5 June 2020

The global COVID-19 pandemic has tested business continuity plans and leadership resolve, but it has also triggered new ideas about the way we work and connect with clients.


A crisis demands quick and creative solutions to problems, but can also act as a catalyst for lasting change. If you can absorb the short-term shocks, it can point your business towards unexpected opportunities.

At Aurecon, an international engineering, design and advisory company and one of Australia’s leading engineering consultancy firms, 95 per cent of staff had to quickly adjust to working from home. That sparked an experimental mindset to solve issues.

“Engineers may have a tendency to be conservative and technical, but the last 120 days has shown we can also be creative and respond quickly to challenges,” Aurecon Chief Executive for Australia and New Zealand  Louise Adams says.

According to Adams, the sense of urgency drove significant innovation.

“We achieved things people would have thought impossible six months ago, in terms of the way we work, keep our people safe and how we collaborate. We’re also seeing that the crisis has provided a foundation for greater collaboration between government and industry. We are currently focussing  on quickly packaging up work to be ‘shovel-ready’ for when restrictions are eased, in order to help quickly stimulate employment growth.”

At PICA, Australia’s largest strata management company, Group Managing Director Wayne Walker says he was also, “amazed by our ability to influence change at speed. When you have a sense of urgency, and you don’t have a choice, it’s incredible what you can do.”

He sees the sector’s COVID-19-related legislative loosening as a, “golden opportunity to push for more permanent changes. Convening virtual meetings and using electronic signatures has proven more flexible and efficient.”

Leaps forward in efficiency

Change doesn’t need to be transformational to be effective. At Aurecon, one simple solution involved little more than an iPad.

“Usually, we’d send 12 people to a major site visit,” Adams explains. Social distancing and travel restrictions made that impossible, so they sent two people with an iPad and connected with 15 others via Microsoft Teams. Using the camera, the meeting participants could view every aspect of the site.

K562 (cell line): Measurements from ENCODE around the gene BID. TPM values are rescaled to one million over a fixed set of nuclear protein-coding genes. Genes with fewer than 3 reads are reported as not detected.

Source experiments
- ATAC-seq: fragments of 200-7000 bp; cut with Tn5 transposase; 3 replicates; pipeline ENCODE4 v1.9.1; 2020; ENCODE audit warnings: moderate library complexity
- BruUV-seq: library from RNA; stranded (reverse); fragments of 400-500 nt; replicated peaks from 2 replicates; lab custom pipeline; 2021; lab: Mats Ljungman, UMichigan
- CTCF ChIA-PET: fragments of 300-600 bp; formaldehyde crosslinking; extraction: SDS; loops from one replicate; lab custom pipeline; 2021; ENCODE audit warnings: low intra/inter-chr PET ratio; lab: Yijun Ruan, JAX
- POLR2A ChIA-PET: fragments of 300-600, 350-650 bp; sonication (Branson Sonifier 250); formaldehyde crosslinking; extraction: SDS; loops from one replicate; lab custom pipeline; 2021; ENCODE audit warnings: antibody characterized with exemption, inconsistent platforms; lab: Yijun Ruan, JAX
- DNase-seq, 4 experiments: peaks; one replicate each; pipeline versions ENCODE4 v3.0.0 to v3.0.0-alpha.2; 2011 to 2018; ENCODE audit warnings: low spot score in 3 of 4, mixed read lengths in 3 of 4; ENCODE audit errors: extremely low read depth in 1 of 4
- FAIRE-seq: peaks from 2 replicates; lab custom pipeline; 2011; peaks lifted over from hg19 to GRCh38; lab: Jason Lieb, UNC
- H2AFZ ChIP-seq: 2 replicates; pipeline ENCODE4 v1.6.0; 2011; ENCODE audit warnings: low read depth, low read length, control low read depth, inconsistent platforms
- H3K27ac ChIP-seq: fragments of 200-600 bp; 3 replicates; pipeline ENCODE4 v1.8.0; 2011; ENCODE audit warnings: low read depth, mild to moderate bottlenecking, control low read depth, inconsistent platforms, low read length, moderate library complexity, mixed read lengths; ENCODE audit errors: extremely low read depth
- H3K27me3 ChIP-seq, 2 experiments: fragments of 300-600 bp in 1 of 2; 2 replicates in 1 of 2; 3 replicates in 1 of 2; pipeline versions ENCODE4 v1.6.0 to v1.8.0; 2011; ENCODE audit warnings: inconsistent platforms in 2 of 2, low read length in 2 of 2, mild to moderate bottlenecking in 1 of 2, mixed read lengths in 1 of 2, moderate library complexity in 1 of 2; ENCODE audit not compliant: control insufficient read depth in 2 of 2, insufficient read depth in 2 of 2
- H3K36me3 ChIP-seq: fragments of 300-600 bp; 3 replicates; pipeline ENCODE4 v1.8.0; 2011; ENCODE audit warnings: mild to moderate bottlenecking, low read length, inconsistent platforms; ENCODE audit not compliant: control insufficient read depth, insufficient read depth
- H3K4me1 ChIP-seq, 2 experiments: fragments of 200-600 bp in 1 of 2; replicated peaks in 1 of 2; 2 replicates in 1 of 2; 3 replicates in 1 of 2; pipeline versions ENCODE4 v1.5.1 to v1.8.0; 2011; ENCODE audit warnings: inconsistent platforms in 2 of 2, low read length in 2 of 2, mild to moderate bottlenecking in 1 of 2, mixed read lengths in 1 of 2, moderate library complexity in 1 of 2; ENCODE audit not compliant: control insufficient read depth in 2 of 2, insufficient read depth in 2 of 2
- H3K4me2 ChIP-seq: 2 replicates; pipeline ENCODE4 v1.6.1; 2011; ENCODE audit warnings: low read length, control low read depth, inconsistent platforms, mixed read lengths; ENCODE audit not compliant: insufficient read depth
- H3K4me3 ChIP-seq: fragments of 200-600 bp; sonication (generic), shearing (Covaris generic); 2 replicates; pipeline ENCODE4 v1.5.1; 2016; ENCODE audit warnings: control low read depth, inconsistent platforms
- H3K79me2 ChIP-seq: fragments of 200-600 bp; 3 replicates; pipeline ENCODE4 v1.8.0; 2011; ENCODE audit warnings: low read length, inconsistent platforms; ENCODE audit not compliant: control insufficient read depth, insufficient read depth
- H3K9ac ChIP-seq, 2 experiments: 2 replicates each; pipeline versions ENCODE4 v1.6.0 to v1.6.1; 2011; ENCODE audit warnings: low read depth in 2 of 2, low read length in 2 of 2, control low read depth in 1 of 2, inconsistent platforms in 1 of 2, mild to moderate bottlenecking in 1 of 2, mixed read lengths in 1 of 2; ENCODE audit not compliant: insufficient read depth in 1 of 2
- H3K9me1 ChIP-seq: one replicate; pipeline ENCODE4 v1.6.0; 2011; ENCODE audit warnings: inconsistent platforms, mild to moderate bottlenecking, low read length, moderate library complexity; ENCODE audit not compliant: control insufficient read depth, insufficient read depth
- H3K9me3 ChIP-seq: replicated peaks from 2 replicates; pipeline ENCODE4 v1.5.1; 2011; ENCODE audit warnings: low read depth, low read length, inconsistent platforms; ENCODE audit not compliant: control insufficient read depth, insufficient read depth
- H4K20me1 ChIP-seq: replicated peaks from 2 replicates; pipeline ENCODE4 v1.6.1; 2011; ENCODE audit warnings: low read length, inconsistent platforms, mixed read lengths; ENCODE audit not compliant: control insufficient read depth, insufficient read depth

“This is certainly the safest way to conduct a site visit in a COVID-19 world, but it’s also more efficient and will reduce travel budgets,” says Adams. “Where we may have previously flown people in to do a progress meeting and look at drawings, we’ve upskilled ourselves to run workshops virtually much more regularly and efficiently.”

Another example is re-thinking the need for hard copy signatures on documents. “We now use Diligent, a virtual platform, to scan documents like board papers, contracts and bids, and accept an electronic signature,” explains Aurecon’s Group CFO Francoise Merit. It’s a lot more efficient and helps her team keep digital records.

Walker says legislative changes across states and territories have enabled significant improvements for strata. Between March and May, when COVID-19 lockdowns rolled out, his teams convened more than 4,000 strata committee meetings and annual general meetings – virtually.

“We had already rolled out Strata Vote, to automate meeting agendas and enable online voting on decisions. The meetings have been more focused and effective, and they’re no longer always late at night.” He believes smaller owners corporations will continue to meet virtually, as it’s more flexible and convenient.

When you have a sense of urgency and you don’t have a choice, it’s incredible what you can do.

Wayne Walker, PICA